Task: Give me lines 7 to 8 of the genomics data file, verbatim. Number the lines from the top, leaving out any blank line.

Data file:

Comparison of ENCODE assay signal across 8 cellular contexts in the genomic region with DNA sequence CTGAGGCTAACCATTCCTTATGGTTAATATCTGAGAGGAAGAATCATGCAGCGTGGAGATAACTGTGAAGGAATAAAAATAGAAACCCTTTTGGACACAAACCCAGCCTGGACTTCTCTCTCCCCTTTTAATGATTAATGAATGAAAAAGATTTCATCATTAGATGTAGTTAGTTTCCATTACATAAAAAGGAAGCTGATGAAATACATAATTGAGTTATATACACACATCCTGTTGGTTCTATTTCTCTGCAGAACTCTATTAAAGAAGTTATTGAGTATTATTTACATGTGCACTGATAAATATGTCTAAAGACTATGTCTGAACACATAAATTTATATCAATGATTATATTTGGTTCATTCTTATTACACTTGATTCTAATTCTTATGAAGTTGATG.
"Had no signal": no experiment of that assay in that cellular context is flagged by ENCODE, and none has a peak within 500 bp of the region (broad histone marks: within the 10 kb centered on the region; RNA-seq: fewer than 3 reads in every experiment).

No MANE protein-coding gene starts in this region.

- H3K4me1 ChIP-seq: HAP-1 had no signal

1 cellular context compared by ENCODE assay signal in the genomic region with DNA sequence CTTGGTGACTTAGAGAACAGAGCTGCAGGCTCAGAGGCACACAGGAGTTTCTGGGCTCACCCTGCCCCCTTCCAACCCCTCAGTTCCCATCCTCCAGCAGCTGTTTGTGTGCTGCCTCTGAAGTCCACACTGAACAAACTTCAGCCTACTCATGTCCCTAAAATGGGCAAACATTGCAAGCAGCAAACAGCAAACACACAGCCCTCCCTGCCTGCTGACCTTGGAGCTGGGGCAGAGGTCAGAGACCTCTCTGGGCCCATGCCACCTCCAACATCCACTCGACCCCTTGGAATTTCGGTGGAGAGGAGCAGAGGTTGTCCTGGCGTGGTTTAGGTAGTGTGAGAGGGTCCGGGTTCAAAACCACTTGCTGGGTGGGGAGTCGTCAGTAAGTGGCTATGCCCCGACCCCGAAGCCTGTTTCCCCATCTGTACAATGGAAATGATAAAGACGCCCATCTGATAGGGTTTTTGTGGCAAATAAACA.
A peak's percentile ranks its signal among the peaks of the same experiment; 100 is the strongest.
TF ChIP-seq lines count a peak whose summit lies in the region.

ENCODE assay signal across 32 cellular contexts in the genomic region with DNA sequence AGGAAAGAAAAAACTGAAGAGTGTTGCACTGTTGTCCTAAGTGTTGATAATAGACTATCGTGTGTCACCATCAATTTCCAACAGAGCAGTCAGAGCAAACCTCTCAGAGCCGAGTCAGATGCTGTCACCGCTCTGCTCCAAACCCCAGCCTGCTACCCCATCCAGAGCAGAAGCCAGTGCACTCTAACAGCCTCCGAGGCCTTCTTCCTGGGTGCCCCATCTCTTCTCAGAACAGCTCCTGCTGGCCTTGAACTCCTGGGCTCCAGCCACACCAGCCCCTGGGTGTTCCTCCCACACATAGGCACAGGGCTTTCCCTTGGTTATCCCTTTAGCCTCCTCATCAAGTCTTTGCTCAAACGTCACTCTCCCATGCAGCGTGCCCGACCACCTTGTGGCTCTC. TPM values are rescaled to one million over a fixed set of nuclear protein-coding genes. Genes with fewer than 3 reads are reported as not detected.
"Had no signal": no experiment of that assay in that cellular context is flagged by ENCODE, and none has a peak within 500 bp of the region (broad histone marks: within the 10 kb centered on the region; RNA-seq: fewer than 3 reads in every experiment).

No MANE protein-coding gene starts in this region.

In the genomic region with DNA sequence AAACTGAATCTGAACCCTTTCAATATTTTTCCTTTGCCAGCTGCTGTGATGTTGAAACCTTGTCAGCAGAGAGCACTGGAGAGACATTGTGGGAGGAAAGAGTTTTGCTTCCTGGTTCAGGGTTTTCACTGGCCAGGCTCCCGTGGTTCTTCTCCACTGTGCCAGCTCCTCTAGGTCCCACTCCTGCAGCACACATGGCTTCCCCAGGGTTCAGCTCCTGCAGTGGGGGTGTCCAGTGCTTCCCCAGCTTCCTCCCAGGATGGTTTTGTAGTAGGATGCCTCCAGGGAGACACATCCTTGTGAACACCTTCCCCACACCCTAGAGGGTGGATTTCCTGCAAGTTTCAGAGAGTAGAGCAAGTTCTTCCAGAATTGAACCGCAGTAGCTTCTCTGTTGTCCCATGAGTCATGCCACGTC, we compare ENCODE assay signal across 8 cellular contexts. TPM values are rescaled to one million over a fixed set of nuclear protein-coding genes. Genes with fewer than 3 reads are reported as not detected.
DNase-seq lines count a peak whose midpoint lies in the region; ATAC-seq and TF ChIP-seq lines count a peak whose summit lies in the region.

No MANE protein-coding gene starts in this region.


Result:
TF ChIP-seq lines count a peak whose summit lies in the region.

ENCODE assay signal across 32 cellular contexts in the genomic region with DNA sequence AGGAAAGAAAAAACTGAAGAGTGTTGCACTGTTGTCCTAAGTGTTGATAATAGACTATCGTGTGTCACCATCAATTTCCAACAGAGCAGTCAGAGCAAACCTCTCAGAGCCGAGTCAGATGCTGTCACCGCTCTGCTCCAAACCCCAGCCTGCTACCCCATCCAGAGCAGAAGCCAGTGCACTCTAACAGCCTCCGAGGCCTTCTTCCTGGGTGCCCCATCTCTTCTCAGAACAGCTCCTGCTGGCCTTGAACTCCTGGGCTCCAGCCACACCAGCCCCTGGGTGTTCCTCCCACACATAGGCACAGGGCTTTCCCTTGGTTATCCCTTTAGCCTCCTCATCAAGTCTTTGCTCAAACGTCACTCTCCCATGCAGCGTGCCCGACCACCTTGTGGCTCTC. TPM values are rescaled to one million over a fixed set of nuclear protein-coding genes. Genes with fewer than 3 reads are reported as not detected.